You have introduced a programme of learning to help teachers to plan mathematics activities effectively. Teachers supplement this programme with other work to build on pupils' problem-solving and reasoning skills. You have ensured that the calculation policy meets the needs of the school and the new mathematics curriculum.

Teachers provide interesting ways for pupils to learn and build upon their mental arithmetic skills. For example, pupils in Year 3 and 4 enjoyed practising their multiplication tables. The teacher expertly provided strategies throughout the lesson so that pupils could use their number facts to solve multiplication sums.

Pupils were engaged throughout the lesson and enjoyed using and applying their mental calculation skills. You have also worked with staff to develop pupils' independence skills successfully. You have introduced a programme that focuses on key skills such as perseverance and determination.

It builds a 'have a go' mentality among pupils. These messages are promoted throughout the school and were noticeable in pupils' attitudes to learning in their classes. Pupils are effective learners and positive in their approaches when solving a range of problems.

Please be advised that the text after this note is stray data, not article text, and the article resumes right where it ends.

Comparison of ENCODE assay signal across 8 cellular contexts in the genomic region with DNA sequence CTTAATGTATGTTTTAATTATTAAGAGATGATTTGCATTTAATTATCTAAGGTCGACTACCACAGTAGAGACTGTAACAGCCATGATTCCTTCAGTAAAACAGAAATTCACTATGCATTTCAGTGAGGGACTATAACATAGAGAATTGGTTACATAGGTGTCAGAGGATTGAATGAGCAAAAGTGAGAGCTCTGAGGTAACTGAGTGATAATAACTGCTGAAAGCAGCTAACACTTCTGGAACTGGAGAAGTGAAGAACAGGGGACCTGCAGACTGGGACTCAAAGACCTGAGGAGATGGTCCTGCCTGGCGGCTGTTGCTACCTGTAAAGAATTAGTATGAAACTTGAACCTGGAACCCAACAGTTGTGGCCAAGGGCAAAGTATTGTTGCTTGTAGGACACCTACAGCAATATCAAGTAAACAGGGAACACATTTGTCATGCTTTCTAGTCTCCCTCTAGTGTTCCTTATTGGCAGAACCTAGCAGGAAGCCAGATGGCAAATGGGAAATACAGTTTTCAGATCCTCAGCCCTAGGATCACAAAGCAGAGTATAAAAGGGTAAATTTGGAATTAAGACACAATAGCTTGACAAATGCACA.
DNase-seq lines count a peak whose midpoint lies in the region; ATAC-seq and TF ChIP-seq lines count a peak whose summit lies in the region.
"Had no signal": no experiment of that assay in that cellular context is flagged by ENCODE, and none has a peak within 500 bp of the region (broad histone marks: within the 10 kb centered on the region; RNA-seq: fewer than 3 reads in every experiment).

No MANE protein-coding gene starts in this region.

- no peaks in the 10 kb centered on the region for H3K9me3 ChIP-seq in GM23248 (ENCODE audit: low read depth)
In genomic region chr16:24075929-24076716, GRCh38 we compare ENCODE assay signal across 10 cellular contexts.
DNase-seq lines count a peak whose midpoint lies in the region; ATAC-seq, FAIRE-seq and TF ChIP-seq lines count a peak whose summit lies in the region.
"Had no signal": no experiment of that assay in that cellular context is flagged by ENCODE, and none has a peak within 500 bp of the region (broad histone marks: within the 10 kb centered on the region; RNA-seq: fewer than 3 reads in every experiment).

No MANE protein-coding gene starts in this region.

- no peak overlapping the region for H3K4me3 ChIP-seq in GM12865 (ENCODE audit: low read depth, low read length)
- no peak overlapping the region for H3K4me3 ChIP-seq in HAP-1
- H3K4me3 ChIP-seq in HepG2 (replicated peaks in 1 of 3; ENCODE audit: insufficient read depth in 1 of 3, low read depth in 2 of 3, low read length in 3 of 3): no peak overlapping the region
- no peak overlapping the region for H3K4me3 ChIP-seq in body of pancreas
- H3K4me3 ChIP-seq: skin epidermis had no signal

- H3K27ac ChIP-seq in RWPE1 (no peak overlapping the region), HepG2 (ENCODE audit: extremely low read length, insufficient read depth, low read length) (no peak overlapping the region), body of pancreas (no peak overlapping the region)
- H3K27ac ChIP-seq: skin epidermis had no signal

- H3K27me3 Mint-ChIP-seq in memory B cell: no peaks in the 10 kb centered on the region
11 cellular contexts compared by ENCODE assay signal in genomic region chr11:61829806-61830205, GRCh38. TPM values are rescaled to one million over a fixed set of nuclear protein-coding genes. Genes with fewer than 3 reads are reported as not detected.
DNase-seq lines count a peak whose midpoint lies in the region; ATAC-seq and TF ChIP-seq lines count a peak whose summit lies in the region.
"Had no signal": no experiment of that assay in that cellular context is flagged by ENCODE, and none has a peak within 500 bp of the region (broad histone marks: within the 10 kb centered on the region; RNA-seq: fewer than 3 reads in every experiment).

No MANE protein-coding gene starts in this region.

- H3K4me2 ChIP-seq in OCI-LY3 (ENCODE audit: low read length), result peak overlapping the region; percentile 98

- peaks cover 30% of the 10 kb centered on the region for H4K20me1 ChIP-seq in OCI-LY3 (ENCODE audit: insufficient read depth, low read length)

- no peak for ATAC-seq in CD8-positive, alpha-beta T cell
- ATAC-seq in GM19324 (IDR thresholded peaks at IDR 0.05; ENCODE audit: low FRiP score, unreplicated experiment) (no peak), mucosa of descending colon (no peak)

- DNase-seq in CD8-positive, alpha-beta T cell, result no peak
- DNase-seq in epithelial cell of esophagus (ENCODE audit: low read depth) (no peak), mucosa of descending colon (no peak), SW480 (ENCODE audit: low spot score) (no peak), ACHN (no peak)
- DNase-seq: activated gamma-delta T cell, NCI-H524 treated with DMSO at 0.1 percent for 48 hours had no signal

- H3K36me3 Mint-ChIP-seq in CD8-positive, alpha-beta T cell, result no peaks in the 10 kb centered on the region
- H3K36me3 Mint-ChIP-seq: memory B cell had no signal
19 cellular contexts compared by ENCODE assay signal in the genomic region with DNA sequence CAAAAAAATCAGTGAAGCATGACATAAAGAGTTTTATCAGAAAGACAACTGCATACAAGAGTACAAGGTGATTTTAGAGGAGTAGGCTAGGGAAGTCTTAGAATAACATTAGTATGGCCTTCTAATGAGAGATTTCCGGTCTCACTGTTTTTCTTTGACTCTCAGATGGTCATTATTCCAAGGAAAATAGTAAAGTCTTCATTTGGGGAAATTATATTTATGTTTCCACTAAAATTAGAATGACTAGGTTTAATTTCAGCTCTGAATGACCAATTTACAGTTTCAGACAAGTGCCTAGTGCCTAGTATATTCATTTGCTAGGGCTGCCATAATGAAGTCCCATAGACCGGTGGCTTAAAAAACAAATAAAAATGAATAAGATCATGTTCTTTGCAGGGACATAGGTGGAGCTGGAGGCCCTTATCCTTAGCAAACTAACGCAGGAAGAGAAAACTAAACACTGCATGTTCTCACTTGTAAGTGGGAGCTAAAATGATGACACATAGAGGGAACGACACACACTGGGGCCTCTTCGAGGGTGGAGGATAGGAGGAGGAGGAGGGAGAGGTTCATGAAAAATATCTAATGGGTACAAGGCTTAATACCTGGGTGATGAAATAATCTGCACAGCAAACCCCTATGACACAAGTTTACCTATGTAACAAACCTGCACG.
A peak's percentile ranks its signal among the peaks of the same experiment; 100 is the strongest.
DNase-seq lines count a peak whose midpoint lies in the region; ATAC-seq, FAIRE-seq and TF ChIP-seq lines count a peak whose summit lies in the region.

You recognise that early years assessment information is not yet used incisively enough to provide deeply challenging activities. You have recently purchased new resources for both the inside and outside learning areas. During a book scrutiny, I noted that some pupils, particularly the most able, were completing work that was too easy for them.

This was slowing their progress. Safeguarding is effective. The leadership team has ensured that all safeguarding arrangements are fit for purpose.

All staff and governors know and understand their responsibilities for safeguarding pupils. They are well trained and receive regular updates. Should staff have concerns, no matter how minor, they report their concerns to the headteacher.

They know fully the procedures for reporting concerns. The school's records of pupils who are a concern are detailed, well organised and kept securely. You are fastidious with your record-keeping, ensuring that every action is recorded in detail.